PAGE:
We live in a day when more and more people seem increasingly skeptical toward the Christian faith. The positive personal example of Frances Havergal, an eminent nineteenth century English hymnwriter, has a lot to teach us about bearing an effective witness to such skeptics.
Frances Havergal (1836-1879) was a best-selling author of devotional literature, poetry and hymns. She was also a skilled musician who was often asked to sing solos and take a lead in choral ministries. She participated in and promoted a wide range of other ministries including children’s Sunday school and Bible clubs, women’s prayer and ministry groups, meeting the material needs of the underprivileged, community evangelistic meetings, and missionary endeavors.
Frances was an ardent personal evangelist. She actively sought to use her varied ministry opportunities, both public and private, to point people to Christ Jesus.
In April 1872 Frances visited her sister and brother-in-law, Ellen and Giles Shaw, at their country home of Winterdyne near Bewdley, England. One Sunday Frances was unwell so did not attend church with them. When the Shaws returned home from church that day, Giles was surprised to find her at the piano and exclaimed, “Why, Frances, I thought you were upstairs!”
“Yes,” she replied, “but I had my Prayer-Book, and in the psalms for today I read, ‘Tell it out among the heathen that the Lord is King’,” (citing Psalm 96:10). She continued on to explain: “I thought, what a splendid first line! And then words and music came rushing in to me.” Motioning to a sheet of newly-composed lyrics, along with a complete set of melody and harmony lines, she concluded, “There it’s all written out.”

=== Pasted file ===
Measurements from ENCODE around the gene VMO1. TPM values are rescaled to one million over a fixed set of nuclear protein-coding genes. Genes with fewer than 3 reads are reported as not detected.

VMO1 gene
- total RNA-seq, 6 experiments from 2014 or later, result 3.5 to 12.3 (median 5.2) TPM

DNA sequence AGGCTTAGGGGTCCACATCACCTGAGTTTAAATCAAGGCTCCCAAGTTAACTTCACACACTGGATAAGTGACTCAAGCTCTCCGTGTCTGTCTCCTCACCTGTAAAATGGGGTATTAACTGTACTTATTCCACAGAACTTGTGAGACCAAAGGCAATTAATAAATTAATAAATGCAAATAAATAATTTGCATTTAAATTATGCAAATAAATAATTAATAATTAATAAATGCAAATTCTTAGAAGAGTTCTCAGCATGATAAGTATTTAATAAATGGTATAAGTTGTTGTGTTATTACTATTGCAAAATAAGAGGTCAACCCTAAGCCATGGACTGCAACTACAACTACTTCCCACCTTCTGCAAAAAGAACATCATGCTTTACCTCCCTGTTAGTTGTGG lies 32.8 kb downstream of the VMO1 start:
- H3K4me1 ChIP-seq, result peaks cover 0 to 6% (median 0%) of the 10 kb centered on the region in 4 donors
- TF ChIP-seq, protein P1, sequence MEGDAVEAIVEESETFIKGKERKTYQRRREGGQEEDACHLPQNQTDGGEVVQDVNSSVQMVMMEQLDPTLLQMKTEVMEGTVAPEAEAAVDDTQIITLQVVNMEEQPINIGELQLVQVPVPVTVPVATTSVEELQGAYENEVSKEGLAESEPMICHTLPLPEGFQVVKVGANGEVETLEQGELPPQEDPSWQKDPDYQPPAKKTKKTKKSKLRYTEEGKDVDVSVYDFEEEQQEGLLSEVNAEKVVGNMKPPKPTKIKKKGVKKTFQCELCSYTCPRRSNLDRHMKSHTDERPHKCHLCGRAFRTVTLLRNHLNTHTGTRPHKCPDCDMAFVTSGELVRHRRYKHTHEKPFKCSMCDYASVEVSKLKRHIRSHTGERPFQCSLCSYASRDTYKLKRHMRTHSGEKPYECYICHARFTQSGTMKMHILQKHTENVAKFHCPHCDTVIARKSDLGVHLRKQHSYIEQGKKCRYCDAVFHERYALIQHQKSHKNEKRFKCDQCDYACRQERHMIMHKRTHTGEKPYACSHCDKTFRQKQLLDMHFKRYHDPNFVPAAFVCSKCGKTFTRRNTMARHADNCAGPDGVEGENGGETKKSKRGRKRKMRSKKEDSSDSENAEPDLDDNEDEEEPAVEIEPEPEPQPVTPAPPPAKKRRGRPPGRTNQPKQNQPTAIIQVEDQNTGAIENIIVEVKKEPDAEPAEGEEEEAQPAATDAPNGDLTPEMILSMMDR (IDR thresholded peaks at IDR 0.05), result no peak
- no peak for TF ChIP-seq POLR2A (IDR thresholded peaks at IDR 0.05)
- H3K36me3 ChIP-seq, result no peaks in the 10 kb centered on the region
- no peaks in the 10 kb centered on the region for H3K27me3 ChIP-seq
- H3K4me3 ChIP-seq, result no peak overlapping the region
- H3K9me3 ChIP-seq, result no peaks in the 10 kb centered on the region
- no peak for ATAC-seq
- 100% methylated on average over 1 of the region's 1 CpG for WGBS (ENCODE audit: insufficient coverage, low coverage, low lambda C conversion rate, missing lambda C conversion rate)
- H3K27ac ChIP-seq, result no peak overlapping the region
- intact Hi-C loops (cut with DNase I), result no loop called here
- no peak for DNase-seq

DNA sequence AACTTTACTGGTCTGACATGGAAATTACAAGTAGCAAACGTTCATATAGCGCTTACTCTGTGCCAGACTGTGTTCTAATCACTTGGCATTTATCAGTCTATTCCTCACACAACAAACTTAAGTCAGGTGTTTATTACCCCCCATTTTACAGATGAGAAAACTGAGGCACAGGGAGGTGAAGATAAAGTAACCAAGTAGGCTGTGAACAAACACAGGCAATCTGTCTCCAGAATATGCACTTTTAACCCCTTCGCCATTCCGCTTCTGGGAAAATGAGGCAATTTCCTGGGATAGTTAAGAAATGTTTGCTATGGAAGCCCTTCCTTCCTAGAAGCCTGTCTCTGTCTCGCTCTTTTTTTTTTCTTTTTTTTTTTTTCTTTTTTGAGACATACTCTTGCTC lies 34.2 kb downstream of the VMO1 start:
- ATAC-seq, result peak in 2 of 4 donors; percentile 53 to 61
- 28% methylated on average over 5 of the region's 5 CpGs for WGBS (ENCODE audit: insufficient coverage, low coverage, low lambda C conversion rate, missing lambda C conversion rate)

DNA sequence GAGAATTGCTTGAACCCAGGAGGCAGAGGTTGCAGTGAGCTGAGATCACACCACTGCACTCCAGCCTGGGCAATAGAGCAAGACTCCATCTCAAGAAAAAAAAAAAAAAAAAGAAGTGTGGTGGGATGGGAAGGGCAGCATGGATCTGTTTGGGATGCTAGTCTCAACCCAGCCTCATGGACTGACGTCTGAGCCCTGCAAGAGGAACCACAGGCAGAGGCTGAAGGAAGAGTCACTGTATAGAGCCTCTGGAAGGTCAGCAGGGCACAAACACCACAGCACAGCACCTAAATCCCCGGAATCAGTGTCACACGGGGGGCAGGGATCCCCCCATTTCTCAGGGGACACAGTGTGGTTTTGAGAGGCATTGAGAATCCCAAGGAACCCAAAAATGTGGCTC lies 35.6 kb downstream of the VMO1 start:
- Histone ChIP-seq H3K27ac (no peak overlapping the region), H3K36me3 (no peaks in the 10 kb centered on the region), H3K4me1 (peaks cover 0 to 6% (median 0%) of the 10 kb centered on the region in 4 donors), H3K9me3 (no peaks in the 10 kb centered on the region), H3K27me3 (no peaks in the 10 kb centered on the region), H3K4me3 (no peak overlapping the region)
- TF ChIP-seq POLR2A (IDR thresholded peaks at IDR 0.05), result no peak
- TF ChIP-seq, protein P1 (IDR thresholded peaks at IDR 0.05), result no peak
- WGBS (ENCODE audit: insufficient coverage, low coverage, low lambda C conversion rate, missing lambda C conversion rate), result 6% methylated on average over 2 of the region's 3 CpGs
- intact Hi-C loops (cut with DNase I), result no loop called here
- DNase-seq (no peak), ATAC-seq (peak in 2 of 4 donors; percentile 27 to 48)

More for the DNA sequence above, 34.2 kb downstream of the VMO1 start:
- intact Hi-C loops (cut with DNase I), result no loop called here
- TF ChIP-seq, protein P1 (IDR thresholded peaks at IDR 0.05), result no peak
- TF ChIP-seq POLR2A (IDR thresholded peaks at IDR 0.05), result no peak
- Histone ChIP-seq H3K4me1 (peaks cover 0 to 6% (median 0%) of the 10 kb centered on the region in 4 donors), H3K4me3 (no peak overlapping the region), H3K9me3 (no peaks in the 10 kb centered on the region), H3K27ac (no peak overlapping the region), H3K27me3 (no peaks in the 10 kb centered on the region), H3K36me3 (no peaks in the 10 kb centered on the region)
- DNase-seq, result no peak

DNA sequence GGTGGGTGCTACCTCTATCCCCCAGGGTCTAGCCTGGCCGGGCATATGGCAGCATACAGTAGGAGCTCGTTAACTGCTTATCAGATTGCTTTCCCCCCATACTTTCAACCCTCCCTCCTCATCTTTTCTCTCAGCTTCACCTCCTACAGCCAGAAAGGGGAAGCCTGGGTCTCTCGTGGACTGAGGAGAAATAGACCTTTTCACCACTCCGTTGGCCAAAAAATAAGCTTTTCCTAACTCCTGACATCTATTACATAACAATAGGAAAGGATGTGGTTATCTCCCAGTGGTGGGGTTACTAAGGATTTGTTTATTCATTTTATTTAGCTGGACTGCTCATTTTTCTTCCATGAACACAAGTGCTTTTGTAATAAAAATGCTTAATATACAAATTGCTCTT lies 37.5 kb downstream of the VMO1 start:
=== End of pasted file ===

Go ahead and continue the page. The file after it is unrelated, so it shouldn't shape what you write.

That song was subsequently published with the title of “Tell It Out!” Frances often used it to bear witness to others of her Savior and King, Jesus Christ, and to encourage her fellow Christians to do the same.
On one such occasion at a social gathering she visited with a young man who was a strong opponent of religion and denounced it as “all humbug and mere profession.” Rather than being put off by him, Frances later said, “I had no end of fun with him, and got on thoroughly goods terms.”
Then she was asked to sing for the gathered guests. She afterward reported of her musical witness and its effect on the young skeptic:
“I prayed the whole time I was singing and felt God very near and helping me. After a Handel song or two which greatly delighted him, I sang ‘Tell It Out!’ I felt the glorious truth that He is King, and couldn’t help breaking off in the very middle and saying so, right out! Then I sang, ‘Whom having not seen, ye love,’ and felt as if I could sing out all the love of my heart in it.”
“Well, this young infidel, who had seemed extremely surprised and subdued by ‘Tell It Out!’, completely broke down, and went away to hide his tears in a bay window. And afterwards we sat down together, and he let me ‘tell it out’ as I pleased, and it was not hard to speak of Him of whom I had sung. He seemed altogether struck and subdued, and listened like a child. He said, ‘Well there is faith then. You have it anyway—I saw it when you sang. And I could not stand it, and that’s the fact!’ He was anxious for me to come again.”
May our faith in Jesus Christ and our love for Him similarly be so strong that they will shine through us to others, leading us to readily testify about Him to them. Such a compelling, winsome witness will be used of the Lord to soften even some skeptical hearts and to draw unbelievers to Himself.
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This Perspective is based on information gathered from Janet Grierson’s substantive biography Frances Ridley Havergal, Worcestershire Hymnwriter (The Havergal Society, 1979). Copyright 2023 by Vance E. Christie